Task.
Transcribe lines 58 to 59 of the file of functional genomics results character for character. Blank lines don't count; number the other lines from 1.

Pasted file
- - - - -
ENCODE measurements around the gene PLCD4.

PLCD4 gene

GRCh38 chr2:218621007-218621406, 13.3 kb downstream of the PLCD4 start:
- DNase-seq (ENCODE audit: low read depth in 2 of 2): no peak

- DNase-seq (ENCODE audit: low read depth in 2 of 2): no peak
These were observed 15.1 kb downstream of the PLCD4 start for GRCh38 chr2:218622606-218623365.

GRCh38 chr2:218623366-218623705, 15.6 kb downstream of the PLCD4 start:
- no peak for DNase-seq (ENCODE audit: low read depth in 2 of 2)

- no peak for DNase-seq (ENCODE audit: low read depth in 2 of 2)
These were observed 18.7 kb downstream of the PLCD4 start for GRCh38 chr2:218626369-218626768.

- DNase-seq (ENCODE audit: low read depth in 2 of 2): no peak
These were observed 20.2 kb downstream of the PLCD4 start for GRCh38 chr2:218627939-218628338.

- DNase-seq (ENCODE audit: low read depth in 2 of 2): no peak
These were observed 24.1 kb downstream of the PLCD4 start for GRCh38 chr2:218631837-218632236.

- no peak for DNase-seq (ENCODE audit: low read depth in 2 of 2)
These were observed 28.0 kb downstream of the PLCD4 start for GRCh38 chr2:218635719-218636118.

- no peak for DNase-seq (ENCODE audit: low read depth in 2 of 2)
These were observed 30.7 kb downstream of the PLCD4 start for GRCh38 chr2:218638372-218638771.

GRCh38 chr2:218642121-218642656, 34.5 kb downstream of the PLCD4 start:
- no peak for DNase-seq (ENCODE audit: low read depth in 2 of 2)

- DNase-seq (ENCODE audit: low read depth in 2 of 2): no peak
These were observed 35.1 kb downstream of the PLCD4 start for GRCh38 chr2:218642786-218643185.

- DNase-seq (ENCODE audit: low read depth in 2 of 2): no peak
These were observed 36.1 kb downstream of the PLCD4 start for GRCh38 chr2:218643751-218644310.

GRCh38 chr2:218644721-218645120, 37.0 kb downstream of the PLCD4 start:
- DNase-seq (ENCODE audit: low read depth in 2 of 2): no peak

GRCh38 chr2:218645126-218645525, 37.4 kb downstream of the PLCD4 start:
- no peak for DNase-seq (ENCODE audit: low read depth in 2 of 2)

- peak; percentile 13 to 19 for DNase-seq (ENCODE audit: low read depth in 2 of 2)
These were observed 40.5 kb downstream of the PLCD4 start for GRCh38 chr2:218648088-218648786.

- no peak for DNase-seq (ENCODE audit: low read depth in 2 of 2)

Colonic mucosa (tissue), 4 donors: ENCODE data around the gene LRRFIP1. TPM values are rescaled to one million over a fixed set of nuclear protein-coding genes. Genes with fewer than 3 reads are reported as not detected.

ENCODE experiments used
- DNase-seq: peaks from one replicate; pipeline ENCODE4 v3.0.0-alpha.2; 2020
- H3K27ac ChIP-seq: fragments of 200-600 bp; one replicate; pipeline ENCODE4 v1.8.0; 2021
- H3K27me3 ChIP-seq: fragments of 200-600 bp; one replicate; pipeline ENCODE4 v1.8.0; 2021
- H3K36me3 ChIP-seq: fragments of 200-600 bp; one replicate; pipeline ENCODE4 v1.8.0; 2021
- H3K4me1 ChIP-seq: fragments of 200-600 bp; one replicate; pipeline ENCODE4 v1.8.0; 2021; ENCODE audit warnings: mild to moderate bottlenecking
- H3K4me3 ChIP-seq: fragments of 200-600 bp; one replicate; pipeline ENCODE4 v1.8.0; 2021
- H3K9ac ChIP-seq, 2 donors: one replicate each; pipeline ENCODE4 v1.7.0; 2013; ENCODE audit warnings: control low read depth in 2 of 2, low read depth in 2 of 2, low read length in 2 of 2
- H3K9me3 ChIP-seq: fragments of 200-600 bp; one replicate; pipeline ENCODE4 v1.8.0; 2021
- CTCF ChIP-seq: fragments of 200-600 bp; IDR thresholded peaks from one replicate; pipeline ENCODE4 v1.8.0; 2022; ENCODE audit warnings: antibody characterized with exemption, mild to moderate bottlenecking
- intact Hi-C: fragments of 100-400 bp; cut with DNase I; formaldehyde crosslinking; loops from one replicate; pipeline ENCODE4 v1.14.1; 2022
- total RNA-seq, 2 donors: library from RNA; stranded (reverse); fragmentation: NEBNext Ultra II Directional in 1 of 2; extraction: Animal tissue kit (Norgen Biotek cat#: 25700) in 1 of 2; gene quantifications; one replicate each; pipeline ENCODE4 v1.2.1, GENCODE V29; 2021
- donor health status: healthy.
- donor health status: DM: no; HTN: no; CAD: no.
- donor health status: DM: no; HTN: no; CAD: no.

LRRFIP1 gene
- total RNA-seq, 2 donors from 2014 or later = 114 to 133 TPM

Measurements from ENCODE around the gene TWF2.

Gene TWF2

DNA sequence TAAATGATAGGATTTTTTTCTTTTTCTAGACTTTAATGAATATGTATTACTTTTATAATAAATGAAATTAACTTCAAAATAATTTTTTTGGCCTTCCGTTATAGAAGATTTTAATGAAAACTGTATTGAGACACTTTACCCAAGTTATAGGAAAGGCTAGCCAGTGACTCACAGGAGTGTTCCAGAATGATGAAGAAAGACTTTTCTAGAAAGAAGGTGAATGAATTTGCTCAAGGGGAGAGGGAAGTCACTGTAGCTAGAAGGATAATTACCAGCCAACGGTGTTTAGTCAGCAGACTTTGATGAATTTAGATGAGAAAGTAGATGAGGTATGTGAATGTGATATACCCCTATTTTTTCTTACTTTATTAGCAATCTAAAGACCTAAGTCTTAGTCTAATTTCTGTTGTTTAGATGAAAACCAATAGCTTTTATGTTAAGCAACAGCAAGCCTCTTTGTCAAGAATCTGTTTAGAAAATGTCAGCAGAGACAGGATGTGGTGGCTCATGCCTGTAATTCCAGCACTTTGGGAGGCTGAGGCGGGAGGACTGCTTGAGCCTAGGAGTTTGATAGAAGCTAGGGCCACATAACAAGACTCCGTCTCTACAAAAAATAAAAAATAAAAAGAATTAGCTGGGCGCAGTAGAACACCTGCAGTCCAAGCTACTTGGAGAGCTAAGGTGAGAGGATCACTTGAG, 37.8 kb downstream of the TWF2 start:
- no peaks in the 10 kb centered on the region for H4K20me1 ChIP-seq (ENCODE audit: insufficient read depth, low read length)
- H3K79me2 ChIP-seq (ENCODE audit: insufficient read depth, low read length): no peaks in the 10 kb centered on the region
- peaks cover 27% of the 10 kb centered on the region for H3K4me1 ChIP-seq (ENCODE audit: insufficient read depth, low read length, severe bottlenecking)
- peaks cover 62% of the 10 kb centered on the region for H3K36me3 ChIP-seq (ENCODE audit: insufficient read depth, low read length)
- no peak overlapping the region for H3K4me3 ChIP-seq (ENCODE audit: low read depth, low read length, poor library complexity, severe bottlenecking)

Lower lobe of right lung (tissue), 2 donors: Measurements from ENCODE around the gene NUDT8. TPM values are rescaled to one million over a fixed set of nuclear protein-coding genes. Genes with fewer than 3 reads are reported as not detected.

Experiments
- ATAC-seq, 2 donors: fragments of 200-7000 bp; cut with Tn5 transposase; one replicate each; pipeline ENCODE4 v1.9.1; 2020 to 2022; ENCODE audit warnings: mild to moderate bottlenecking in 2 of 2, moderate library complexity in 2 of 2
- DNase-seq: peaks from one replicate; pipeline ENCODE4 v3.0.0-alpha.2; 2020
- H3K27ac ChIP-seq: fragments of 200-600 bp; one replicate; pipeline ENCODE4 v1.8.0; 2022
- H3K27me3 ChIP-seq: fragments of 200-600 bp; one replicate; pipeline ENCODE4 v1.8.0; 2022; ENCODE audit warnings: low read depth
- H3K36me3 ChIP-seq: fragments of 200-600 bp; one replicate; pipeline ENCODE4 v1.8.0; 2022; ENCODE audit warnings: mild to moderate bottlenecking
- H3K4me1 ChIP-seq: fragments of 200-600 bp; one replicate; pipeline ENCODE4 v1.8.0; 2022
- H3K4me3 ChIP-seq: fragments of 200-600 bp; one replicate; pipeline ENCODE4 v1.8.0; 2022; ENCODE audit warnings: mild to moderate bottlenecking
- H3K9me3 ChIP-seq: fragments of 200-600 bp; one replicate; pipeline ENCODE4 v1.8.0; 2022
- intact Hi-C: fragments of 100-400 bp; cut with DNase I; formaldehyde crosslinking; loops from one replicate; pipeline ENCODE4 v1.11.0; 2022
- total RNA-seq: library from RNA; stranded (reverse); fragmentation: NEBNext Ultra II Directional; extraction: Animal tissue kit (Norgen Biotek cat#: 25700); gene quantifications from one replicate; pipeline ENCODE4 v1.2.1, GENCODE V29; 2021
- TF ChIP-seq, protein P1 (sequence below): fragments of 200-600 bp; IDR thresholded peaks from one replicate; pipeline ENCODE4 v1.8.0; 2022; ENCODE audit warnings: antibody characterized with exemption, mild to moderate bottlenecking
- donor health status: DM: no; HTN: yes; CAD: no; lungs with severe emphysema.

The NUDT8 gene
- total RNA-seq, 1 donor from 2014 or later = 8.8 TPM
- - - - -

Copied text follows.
Lower lobe of right lung (tissue), 2 donors: Measurements from ENCODE around the gene NUDT8. TPM values are rescaled to one million over a fixed set of nuclear protein-coding genes. Genes with fewer than 3 reads are reported as not detected.

Experiments